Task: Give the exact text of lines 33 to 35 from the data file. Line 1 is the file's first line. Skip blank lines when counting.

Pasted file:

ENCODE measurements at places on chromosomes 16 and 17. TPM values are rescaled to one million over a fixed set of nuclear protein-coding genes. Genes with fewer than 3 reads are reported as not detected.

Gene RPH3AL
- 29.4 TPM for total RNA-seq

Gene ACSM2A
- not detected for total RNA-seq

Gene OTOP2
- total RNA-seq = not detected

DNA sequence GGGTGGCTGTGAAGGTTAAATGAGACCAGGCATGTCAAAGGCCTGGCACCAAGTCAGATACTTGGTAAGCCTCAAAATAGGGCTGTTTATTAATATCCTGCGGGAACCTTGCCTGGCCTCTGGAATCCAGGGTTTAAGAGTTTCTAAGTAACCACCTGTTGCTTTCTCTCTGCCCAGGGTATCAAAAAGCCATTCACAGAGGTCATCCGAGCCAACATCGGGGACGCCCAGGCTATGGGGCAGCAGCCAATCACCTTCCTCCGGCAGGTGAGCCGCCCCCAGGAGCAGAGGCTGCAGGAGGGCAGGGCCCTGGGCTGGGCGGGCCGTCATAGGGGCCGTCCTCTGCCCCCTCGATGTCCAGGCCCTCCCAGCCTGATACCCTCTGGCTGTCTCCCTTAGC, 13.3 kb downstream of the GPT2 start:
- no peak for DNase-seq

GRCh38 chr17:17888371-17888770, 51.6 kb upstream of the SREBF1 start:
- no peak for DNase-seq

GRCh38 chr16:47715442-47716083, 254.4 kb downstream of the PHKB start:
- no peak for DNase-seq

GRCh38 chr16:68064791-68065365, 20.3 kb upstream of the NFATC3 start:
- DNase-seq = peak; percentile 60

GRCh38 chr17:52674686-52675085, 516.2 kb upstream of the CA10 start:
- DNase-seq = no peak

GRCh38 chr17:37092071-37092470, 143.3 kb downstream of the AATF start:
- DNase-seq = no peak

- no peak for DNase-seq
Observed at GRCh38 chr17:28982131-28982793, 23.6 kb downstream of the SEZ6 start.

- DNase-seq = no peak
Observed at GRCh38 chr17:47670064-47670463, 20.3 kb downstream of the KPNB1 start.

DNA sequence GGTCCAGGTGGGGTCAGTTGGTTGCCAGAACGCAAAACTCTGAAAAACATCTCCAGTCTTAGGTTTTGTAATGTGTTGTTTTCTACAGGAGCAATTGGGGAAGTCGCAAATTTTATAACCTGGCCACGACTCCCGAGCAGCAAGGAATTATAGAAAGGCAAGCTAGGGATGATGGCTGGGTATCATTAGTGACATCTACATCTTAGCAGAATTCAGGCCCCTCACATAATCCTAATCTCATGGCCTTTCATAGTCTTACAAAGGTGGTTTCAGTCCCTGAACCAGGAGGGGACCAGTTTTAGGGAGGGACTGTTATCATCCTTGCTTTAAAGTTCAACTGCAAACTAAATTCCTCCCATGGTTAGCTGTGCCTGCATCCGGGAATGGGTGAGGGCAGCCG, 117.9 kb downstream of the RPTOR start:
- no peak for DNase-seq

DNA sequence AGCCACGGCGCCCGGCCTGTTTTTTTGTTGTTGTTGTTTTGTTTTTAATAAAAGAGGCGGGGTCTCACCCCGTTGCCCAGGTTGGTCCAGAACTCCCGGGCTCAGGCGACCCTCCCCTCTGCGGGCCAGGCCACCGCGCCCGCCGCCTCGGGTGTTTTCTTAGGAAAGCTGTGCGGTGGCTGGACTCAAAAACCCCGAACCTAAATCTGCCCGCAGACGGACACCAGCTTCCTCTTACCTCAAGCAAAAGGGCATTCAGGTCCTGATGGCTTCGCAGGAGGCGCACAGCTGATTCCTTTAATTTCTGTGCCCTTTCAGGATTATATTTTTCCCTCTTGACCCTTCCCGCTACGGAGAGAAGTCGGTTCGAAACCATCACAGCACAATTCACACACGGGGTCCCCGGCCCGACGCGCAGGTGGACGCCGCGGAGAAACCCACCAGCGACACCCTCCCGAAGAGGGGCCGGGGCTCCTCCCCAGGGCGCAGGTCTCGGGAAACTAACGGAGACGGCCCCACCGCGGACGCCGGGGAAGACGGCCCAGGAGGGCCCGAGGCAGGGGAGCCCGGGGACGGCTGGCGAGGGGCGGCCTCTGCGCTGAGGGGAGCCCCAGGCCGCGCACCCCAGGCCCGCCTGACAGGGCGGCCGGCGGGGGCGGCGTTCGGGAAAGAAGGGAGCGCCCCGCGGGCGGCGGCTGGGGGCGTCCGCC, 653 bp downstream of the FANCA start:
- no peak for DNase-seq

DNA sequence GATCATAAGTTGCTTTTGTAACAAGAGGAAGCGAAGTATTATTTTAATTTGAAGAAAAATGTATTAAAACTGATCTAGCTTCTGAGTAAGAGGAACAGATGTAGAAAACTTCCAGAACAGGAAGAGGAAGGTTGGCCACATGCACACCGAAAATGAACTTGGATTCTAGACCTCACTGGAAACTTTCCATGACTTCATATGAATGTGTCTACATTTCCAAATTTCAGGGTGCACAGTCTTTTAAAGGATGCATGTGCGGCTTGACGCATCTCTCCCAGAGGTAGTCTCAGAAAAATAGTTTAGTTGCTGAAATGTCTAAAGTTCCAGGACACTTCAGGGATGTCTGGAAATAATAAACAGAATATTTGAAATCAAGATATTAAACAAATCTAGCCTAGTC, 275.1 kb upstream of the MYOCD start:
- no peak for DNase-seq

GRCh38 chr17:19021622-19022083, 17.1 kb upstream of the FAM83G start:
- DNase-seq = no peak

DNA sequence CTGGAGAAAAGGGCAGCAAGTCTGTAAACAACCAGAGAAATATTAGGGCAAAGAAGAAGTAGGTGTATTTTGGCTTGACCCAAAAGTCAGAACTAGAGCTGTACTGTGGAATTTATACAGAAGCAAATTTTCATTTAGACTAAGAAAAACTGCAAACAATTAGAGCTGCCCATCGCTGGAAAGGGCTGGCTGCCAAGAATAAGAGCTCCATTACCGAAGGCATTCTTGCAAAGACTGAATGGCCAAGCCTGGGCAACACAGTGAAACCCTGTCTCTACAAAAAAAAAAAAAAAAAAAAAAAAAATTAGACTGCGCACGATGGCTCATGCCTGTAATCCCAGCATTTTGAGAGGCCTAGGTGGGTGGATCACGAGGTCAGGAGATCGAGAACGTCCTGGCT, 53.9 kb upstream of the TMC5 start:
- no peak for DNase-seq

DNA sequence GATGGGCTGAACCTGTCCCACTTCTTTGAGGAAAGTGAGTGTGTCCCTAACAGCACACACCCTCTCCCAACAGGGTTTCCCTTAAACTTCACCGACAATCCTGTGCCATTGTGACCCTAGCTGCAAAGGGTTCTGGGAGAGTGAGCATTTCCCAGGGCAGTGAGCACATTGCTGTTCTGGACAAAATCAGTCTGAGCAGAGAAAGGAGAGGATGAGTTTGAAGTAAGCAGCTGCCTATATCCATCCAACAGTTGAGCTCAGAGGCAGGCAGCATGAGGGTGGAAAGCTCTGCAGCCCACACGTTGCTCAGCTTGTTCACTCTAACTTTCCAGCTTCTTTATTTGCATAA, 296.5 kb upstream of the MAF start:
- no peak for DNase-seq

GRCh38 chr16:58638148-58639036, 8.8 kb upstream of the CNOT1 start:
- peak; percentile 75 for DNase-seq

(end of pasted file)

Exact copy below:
- no peak for DNase-seq

DNA sequence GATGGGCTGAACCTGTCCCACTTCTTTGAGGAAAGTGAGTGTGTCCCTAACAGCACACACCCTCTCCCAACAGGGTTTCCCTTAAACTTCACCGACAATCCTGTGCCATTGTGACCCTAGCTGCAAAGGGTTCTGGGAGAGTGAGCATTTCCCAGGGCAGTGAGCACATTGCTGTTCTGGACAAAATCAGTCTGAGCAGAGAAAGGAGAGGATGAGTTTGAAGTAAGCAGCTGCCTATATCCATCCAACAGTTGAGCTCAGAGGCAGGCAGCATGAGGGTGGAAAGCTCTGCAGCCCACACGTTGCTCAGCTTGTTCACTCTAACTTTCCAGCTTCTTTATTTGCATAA, 296.5 kb upstream of the MAF start:
- no peak for DNase-seq